Exciting things have been happening in the world of Dragon Quest V, and I am thoroughly enraptured with this game.
I can’t remember the last RPG that managed to make one’s adventure feel so simultaneously personal and meaningful to the broader context in which the narrative unfolds. But Hand of the Heavenly Bride does a wonderful job at this — and now I’m into the game’s third (and, I believe, final) act, things are escalating considerably while still remaining tightly focused on the protagonist and his family.
Let’s take a closer look, then! Doubtless you’ve already figured out that spoilers likely abound in this series, but I’ll warn you once more just in case.
Probably the most interesting twist in Hand of the Heavenly Bride’s main narrative is that you are not the capital-H Hero — or more accurately, you are not the descendent of the legendary Hero, aka the protagonist from Chapters of the Chosen. This is most certainly not the way RPGs with some degree of continuity between their installments tend to do things, so it was a genuine (and pleasant) surprise when this became apparent during the finale of the game’s second chapter.
No, it turns out I should have paid more attention to this game’s subtitle, because, yes, it is your wife who is descended from the aforementioned legendary Hero, and subsequently once you make babies with her, your kids. That means this time around it’s not you who gets to wear all the cool Zenithian equipment you gradually gather over the course of the game’s latter half; it’s your son — at least it is when you marry Bianca, anyway.
This is really cool because it completely throws your expectations out of whack. You are not The Hero, but you are still the protagonist. This is still your story; you are in control, you are the leader of the party. At the start of the third act, eight years after you were turned to stone by the one who is presumably this game’s Big Bad, your “uncle” Sancho and your two kids turn up to rescue you, and thus begins a quest to track down where on Earth your wife (who met with a similarly awful fate) ended up as well as the quest you were already on to try and find out what happened to your mother. Turns out that despite not being directly descended from the legendary Hero, your mother was also kind of important, so it’s probably in your interest to locate her sooner rather than later… if indeed she’s still alive.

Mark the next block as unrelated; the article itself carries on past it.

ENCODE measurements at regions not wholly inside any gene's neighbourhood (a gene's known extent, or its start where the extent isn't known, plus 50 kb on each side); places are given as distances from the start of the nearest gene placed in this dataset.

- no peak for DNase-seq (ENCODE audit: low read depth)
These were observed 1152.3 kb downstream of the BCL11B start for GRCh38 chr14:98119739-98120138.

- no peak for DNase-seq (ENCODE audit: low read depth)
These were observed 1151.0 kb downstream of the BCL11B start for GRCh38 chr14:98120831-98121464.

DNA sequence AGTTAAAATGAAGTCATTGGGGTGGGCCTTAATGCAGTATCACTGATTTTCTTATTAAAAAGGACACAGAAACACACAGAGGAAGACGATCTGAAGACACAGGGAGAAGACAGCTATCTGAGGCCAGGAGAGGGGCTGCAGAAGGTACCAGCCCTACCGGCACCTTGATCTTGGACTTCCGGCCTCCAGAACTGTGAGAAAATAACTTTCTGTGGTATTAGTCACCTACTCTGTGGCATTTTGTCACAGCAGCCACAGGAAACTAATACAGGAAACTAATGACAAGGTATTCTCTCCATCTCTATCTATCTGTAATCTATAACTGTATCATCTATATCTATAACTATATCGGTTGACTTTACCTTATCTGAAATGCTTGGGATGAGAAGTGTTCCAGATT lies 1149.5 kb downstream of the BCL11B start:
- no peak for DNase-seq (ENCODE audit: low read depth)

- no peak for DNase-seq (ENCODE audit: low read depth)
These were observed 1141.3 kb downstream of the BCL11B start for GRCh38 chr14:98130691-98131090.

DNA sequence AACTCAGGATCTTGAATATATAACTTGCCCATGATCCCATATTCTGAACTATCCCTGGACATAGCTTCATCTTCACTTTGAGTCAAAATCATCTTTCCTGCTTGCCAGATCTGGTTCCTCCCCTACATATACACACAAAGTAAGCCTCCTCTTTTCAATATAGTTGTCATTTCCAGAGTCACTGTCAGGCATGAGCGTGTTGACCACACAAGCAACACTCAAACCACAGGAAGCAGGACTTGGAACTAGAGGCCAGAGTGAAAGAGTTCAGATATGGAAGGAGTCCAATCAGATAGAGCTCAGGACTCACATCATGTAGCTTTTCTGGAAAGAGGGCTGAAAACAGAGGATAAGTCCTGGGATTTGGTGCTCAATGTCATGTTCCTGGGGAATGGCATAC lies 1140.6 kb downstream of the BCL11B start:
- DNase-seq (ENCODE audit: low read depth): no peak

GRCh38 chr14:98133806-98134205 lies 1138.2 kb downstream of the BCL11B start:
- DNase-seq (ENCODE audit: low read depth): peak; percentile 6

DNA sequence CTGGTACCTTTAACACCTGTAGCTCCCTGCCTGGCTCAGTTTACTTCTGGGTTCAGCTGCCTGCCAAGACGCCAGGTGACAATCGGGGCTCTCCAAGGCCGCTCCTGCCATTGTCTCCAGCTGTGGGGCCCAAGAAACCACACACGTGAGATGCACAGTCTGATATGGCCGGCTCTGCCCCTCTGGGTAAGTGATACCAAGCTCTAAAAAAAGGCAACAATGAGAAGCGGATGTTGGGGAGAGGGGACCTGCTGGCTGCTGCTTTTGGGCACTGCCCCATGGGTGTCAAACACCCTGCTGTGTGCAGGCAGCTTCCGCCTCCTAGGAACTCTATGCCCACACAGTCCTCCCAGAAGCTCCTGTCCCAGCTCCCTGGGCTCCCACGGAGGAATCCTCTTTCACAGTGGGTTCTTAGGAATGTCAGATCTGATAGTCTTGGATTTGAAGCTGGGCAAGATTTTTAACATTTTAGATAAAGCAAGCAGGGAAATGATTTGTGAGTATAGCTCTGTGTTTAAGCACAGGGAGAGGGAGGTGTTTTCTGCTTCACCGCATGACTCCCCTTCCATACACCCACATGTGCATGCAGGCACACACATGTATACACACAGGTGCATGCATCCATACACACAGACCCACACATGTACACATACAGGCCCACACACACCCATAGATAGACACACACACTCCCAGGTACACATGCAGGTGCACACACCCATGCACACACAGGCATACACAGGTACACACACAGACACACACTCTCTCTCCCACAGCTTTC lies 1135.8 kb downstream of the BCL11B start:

The third act of the game is where things really open up, the training wheels come off and you’re pretty much left to fend for yourself. Once you and your children are reunited, you’re given only the vaguest of hints (your mother was born in this location) and from there, it’s up to you how you go about solving the various mysteries with which you are confronted — all while making sure you help your kids grow up strong and healthy, since when they join you, they’re a lowly level 4 and won’t be a whole lot of help, even with Zenithian gear in tow.
The Party Chat system I mentioned last time really comes into its own here, too, since now (assuming you take them with you) you are accompanied by your children and Sancho, and, like your wife, they all have things to say about pretty much every situation you get into, so long as you care to listen. Sancho often finds himself reminiscing about his former journeys around the world with your father; your son is a polite but curious young man keen to prove himself; your daughter wants nothing more than everyone to live in peace, including the monsters. At least, this is the case when your children are the product of the union between you and Bianca; I can only assume that your offspring from Nera or Debora will have different thoughts on the state of the world and your adventures.
The way your kids are written is surprisingly effective in making you care for them even if you are, as I am, not generally one for children. They clearly seek your approval and involvement without being “needy” about it, often asking you how you feel about something they’ve just pointed out or noticed. And the simple fact they call you “Dad” is something I can’t recall experiencing in a game like this before; sure, we’ve had “father games” like David Cage’s Heavy Rain and Taro Yoko’s amazing Nier, but in both of those cases you were witnessing a pre-existing relationship between a parent and their child; here, you’re encouraged to think of these kids as yours, and of the protagonist as you.
This means when you set out on your journey with Sancho and your children in tow, it’s a significant moment. The whole world is waiting for you to explore it, and the game certainly isn’t going to give you any specific directions beyond “you might want to check out over here”. The remainder of the plot has, so far at least, flowed naturally and organically as a result of my journey around the world and the items I’ve acquired to make it easier to get around.
I found my way to the village where my mother grew up, after a somewhat perilous sea voyage through a cave that led right through the middle of an island. I acquired a magic carpet, with which my family and I can travel at much greater speed, but only over flat land and water. I located the mysterious amphitheatre in which my wife and I were sold as statues to the highest bidders. And I even located the tower that once led to the heavenly realm of Zenithia, only to discover it a crumbling ruin, and Zenithia itself seemingly sunk to the bottom of a lake.
There are many more adventures ahead of me, that much is clear. But with my own skills improving and my children rapidly becoming strong enough to fend for themselves, I have faith that one day we’ll find my dear wife, discover the fate of my mother — and perhaps indulge in a bit of good old-fashioned world-saving along the way, eh?
More about Dragon Quest: Hand of the Heavenly Bride
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